Life in Ancient Egypt

Natural World: Trade

The needs of ancient civilized societies like Egypt were not fully satisfied by their own resources, so trade routes were developed to reach distant countries. The ancient Egyptians most often visited the countries along the Mediterranean Sea and the Upper Nile River to the south because they were immediately adjacent to Egypt and contained materials that the Egyptians desired. At various times in their history, the ancient Egyptians set up trade routes to Cyprus, Crete, Greece, Syro-Palestine, Punt, and Nubia. Egyptian records as early as the Predynastic Period list some items that were brought into Egypt, including leopard skins, giraffe tails, monkeys, cattle, ivory, ostrich feathers and eggs, and gold. Punt (whose location is uncertain) was a major source for incense, while Syro-Palestine provided cedar, oils and unguents, and horses.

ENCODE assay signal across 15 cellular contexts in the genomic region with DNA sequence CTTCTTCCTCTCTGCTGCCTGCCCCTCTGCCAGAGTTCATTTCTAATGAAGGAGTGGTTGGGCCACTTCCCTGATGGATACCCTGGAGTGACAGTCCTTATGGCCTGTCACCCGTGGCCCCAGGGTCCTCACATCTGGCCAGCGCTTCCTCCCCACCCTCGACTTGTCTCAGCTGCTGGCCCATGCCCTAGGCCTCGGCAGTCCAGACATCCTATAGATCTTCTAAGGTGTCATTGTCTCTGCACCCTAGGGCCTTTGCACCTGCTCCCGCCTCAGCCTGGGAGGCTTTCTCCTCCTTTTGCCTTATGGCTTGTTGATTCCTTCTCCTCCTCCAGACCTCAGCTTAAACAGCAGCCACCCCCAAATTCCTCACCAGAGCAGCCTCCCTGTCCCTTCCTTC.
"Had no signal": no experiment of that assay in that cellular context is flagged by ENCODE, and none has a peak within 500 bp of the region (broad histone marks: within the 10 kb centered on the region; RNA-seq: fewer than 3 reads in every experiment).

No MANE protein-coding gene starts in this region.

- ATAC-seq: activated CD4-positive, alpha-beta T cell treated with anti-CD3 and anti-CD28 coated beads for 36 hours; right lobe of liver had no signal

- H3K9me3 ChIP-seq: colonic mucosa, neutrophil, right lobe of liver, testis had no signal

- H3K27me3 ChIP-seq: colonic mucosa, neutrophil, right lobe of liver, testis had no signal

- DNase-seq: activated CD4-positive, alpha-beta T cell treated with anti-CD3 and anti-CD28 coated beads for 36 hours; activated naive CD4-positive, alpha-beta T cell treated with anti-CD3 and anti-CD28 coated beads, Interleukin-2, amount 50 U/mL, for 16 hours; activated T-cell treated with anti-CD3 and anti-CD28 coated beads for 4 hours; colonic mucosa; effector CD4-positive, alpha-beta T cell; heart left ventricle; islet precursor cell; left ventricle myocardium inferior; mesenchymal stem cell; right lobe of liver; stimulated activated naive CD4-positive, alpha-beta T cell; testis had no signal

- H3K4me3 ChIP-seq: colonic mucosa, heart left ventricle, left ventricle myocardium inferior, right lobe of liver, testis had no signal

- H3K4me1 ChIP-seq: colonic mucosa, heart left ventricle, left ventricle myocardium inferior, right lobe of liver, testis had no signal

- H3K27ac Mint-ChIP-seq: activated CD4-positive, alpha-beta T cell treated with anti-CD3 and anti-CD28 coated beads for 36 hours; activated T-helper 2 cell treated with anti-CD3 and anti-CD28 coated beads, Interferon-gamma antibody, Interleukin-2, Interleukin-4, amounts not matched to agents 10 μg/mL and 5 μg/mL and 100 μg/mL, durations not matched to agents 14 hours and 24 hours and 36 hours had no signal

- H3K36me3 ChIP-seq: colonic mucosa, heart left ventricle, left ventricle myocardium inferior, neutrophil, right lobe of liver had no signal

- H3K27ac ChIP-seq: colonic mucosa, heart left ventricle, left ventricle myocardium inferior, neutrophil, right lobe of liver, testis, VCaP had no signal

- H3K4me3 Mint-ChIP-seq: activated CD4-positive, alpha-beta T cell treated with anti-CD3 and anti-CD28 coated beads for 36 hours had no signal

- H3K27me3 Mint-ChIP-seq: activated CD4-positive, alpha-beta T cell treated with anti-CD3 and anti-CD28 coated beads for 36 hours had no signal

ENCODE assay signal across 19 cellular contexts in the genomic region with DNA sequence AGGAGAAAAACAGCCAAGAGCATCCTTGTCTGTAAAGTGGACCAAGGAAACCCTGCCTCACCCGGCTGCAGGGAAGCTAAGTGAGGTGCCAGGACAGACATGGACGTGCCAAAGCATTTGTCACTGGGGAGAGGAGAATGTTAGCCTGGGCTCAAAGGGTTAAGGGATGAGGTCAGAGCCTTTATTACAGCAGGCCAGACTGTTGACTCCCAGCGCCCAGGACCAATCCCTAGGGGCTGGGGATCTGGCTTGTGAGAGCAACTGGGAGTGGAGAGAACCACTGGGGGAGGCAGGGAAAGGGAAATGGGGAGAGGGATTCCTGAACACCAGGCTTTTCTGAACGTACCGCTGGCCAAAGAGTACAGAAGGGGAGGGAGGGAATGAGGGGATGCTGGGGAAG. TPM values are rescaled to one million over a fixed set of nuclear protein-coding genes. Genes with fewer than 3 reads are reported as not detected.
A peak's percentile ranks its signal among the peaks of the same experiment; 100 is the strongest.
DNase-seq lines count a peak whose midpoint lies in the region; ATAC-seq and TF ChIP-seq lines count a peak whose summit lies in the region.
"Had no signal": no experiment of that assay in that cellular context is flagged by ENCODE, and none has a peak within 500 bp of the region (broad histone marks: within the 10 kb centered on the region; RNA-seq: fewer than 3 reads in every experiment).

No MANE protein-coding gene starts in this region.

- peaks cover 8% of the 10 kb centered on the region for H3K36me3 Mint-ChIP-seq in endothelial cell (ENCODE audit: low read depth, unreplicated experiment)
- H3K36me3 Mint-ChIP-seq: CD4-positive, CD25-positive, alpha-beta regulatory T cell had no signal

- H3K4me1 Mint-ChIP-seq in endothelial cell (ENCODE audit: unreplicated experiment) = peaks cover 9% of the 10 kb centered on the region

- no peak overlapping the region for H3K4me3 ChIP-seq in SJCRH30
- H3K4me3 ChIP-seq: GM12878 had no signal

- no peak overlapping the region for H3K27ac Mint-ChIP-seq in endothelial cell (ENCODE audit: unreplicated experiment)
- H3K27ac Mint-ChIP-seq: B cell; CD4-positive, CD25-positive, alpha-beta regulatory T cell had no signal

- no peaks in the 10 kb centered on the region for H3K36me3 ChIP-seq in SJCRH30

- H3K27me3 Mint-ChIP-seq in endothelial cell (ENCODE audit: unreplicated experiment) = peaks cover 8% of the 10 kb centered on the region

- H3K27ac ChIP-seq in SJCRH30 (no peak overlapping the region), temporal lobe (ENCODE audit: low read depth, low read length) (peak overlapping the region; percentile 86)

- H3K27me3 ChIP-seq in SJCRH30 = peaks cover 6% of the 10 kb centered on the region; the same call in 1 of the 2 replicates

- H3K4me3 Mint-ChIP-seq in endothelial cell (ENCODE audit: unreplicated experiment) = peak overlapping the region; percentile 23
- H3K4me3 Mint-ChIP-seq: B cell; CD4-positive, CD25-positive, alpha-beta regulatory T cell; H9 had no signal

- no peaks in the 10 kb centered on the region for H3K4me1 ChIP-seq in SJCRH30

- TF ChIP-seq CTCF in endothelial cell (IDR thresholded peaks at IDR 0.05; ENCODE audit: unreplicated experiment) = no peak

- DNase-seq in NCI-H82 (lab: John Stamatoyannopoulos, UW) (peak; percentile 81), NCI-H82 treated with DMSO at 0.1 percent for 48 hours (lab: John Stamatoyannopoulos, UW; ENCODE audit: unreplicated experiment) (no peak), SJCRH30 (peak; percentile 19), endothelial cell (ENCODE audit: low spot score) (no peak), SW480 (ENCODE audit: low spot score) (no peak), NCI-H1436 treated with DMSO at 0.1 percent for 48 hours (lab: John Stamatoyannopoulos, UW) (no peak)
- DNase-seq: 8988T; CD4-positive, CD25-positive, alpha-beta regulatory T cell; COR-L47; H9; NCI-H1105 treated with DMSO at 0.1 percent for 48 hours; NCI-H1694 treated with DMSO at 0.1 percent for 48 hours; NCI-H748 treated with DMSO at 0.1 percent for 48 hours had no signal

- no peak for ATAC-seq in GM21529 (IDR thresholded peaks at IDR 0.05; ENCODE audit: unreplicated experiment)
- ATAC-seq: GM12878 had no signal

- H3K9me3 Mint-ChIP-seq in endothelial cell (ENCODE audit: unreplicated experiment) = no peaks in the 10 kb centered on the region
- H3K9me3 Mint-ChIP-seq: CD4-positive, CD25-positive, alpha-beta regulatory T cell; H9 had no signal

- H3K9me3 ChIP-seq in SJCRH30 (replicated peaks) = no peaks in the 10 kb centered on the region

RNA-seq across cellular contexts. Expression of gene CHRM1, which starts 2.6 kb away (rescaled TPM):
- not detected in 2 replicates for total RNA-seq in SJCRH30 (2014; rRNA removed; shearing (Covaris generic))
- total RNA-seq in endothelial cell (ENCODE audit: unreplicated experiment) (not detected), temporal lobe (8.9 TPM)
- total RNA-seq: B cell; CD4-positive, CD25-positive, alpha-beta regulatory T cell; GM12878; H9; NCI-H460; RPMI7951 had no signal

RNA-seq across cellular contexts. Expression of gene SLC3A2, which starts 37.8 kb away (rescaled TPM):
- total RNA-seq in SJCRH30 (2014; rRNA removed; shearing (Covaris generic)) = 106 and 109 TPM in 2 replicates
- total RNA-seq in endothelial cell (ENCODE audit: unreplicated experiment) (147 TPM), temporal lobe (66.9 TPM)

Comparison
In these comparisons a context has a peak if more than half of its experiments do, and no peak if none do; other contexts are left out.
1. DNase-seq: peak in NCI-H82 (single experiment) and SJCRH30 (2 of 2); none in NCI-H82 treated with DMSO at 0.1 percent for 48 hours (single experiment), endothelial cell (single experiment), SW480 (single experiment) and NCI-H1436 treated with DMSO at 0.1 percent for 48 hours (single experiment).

Land travel was time-consuming and dangerous because of possible attack by nomadic peoples. Donkeys were the only transport and pack animals used by the Egyptians until horses were brought to Egypt in Dynasty XVIII (ca. 1539-1295 B.C.). Horses were valuable and used only for riding or for pulling chariots. The domesticated camel was not introduced in Egypt until after 500 B.C.

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